After White House visit, Yale looks to accessibility

Peter Salovey
Photo by Maria Zepeda.

When university presidents — including University President Peter Salovey — left the White House last Thursday after a conference on access to higher education, they spoke positively about the prospects of low-income students seeking a college education.

President Obama had invited the leaders to the White House on the condition that they make specific commitments to expand access to their institutions for high achieving, low-income students. Though Yale administrators — along with experts and several of the college leaders from the 109 universities in attendance — said they were pleased with the commitments made at the White House, some added that the commitments tended to be vague and may not be enough to alter the landscape of higher education.

“I’m generally of the view that we should work toward the strategies that have the best chances of really working,” Salovey told the News last week.

While the broader theme at the White House conference was college affordability, for Yale and its peer schools, the focus is accessibility — ensuring that students from low-income families apply to Ivy League schools and are prepared for them once they arrive.

Designed by Salovey in consultation with a number of other administrative figures — including Yale College Dean Mary Miller and Dean of Undergraduate Admissions Jeremiah Quinlan — Yale’s commitments included the continuation of several longstanding University policies such as requiring no tuition from students whose families earn less than $65,000 per year.

“The important message to convey to prospective applicants is that once you’re admitted, you’ll be taken care of financially,” Director of Student Financial Services Caesar Storlazzi said.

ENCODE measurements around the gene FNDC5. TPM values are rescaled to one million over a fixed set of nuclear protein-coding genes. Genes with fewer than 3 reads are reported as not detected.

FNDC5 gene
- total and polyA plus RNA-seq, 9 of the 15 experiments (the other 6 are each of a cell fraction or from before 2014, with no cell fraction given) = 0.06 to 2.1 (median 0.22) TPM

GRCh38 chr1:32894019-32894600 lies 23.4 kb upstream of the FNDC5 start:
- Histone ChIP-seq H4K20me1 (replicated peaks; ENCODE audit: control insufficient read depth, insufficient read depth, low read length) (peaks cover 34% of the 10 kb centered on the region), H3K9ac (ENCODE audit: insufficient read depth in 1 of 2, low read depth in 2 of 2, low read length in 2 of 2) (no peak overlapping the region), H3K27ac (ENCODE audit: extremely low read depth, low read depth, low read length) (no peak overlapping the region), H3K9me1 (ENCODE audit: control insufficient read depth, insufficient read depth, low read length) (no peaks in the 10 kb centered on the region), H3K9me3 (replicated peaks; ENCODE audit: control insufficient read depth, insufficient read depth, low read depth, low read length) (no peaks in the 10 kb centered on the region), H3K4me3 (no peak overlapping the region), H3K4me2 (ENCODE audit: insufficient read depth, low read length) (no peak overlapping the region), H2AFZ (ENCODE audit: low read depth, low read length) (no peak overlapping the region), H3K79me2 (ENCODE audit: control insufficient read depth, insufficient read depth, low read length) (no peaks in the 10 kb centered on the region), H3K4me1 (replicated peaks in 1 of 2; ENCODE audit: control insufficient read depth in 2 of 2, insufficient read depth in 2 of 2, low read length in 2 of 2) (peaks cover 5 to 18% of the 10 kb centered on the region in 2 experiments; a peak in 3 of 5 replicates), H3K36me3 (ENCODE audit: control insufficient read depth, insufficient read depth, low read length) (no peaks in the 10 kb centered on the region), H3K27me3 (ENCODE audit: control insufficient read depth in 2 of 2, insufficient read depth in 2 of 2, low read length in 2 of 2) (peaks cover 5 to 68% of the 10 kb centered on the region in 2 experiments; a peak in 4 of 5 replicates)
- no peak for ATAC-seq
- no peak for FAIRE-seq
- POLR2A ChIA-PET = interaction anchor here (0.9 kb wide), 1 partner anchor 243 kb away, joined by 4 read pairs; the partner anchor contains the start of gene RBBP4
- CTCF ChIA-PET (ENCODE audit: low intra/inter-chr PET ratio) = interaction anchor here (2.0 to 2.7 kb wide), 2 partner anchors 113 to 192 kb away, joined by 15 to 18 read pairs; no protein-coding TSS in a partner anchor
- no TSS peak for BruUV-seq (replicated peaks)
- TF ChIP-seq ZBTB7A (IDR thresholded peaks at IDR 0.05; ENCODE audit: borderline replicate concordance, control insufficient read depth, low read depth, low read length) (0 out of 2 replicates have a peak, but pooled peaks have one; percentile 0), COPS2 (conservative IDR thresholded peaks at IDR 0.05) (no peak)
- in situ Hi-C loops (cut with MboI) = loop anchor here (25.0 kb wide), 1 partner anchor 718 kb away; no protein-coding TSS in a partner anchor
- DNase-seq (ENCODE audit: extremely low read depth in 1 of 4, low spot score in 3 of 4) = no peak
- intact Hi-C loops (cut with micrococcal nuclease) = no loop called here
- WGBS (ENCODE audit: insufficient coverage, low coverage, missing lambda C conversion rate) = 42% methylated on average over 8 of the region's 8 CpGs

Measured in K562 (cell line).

But the document also describes a previously unreported proposal to develop precalculus course modules that can be made available online to incoming students. Professor Craig Wright, who is leading the University’s online education efforts, described the modules as “more education, free, online, entirely voluntary … [and] designed to provide a level playing field for all students when they arrive on campus as freshmen.”

Yale will also look to increase the number of QuestBridge finalists enrolled at the University by 50 percent, from approximately 50 to 60 students to around 75 to 80 students. QuestBridge is a program that seeks to link high-achieving low-income high school students with selective American colleges and has “demonstrated an extraordinary capability for identifying high-achieving, low-income students,” according to Quinlan.

Starting next fall, Yale will join a pre-existing partnership between Harvard, Princeton and the University of Virginia for a set of joint admissions outreach trips, focusing on areas of the country that have traditionally been underrepresented in these schools’ recent application cycles.

In comparison to those of its peers, Yale’s commitments emerging from the White House conference were highly detailed. Even a cursory examination of the word counts of each college’s commitments reveals a stark difference: 449 for Yale compared to an average of 104 for the other five participating members of the Ivy League.